Our vision at the Labour Market Information Council (LMIC) is to ensure that Canadians have the necessary information and insights to succeed in a changing world of work. A big part of the solution lies in us being able to better understand the information that Canadians want and are looking for.
With that in mind, we embarked on an extensive public opinion research project in 2018. We asked close to 20,000 Canadians about the information they seek to inform their education and career decisions. We also asked them about their views on both the content and format of this information.
Canadians have diverse LMI needs
What we found was that labour market information needs vary across the groups we surveyed. Although some groups had overlapping needs, many differed in what they value most.
For example, both recent immigrants and recent graduates cited cost of living as one of their top LMI needs. In contrast, for current students, parents and unemployed persons, current and future job openings were top of mind.
Meanwhile, workplace environment and benefits information were central to the decisions of both employed persons and persons with disabilities. Given their unique experiences and goals, it makes sense that not all LMI users seek the same information.
Information needs context
While we are in the business of placing information in the hands of Canadians, we recognize that no single piece of information or data is going to be enough. That’s what economists like to describe as “necessary but not sufficient.”
People’s motivations are multifaceted. The are driven by economic factors, but are also influenced by personal preferences as well as cultural and other factors not easily quantified (in case you didn’t know, we economists like to quantify things). Even economists know that the best datasets require some explanation, especially in how they interact with other information, quantitative and qualitative.
Canada’s workplaces are evolving at an unprecedented pace. We recognize that the availability, format, content and consumption patterns of information are also changing rapidly. According to our research, social media is now one of the top sources for labour market information.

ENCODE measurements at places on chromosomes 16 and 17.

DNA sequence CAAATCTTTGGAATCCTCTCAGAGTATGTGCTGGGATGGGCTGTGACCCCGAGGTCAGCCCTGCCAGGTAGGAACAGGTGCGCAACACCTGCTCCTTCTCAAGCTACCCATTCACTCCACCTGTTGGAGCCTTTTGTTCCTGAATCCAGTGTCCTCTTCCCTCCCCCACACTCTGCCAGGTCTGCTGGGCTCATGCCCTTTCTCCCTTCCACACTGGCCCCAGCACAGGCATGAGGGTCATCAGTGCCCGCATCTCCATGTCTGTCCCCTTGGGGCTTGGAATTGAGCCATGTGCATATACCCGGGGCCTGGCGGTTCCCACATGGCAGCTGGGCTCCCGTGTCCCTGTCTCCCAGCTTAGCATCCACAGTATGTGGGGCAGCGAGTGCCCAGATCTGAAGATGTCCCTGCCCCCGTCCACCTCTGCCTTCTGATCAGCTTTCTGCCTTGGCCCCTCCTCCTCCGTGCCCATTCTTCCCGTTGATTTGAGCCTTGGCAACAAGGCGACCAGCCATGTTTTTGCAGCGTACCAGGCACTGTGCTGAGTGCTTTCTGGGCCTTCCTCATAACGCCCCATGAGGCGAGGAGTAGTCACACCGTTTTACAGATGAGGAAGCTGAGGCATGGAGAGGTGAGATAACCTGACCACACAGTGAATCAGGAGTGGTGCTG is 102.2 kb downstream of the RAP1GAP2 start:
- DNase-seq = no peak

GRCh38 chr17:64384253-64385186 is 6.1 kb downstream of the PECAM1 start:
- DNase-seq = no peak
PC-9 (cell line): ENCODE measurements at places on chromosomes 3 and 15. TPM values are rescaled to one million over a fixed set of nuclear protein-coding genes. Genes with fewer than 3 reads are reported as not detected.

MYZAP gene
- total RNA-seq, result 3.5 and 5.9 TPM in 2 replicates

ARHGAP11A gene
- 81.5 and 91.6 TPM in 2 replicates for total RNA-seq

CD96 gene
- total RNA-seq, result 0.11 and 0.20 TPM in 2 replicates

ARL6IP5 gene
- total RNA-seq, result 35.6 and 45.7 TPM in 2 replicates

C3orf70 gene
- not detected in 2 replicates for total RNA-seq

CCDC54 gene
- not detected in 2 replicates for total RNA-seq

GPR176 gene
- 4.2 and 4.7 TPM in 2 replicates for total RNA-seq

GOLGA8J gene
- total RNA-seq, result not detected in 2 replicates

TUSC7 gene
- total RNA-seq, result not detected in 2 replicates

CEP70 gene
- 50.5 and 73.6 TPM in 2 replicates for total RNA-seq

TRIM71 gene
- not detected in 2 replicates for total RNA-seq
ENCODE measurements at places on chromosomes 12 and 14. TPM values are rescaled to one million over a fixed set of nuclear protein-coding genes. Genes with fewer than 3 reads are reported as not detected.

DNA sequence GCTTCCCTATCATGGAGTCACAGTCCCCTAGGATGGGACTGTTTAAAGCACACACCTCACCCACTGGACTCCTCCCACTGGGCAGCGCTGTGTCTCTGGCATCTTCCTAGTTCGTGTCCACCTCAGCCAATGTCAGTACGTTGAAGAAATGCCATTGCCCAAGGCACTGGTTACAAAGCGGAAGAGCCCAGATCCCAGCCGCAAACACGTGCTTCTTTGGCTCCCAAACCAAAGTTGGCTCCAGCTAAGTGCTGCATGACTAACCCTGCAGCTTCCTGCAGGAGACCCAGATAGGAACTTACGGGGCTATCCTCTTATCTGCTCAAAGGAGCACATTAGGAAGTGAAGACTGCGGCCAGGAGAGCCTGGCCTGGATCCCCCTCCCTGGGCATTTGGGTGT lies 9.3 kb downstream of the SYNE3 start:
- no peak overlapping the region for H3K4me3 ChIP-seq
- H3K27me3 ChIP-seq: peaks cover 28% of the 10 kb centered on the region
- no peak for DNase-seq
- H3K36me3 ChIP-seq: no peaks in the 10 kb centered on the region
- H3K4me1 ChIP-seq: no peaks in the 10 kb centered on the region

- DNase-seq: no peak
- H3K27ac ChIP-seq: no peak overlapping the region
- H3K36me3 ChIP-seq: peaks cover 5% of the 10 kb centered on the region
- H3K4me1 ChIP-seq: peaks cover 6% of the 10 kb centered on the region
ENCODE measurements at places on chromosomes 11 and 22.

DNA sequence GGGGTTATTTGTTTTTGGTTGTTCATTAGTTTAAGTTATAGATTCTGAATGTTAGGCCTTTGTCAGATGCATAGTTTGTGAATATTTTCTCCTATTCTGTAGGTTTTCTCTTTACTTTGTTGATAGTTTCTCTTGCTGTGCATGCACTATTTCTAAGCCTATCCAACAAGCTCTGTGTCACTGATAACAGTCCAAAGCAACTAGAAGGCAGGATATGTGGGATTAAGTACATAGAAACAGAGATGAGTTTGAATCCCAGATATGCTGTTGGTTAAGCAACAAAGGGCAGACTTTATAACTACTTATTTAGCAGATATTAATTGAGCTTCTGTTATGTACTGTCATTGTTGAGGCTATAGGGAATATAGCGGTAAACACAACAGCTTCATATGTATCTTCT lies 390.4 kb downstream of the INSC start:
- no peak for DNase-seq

While digital services are often an efficient way to deliver information, some Canadians either do not have adequate digital access or may benefit by gaining insights directly from other people. In this digital age, personalized support to help Canadians wade through the information, understand its limits and context must continue to be part of the solution of helping Canadians navigate the world of work.
LMIC: Helping those who help Canadians
When we consider all these factors, it is clear that information cannot be shared on a “one-size-fits-all” basis. The effectiveness of information is highly dependent on how it is communicated and digested. This is what makes career development practitioners so important. They help Canadians navigate these complex decisions and transitions every day. But do we understand fully their views on the labour market information system?
“Canada’s workplaces are evolving at an unprecedented pace.”
This is why we surveyed career practitioners across the country in collaboration with the Canadian Career Development Foundation. More half of them report that the labour market information they need to help Canadians is difficult to find.
The full results of the career practitioner survey and related research will be available in the coming months. This is just our first step in understanding their needs. Moving forward, identifying and addressing the gaps in the current system — as seen by those on the front lines — will be of huge benefit to us all.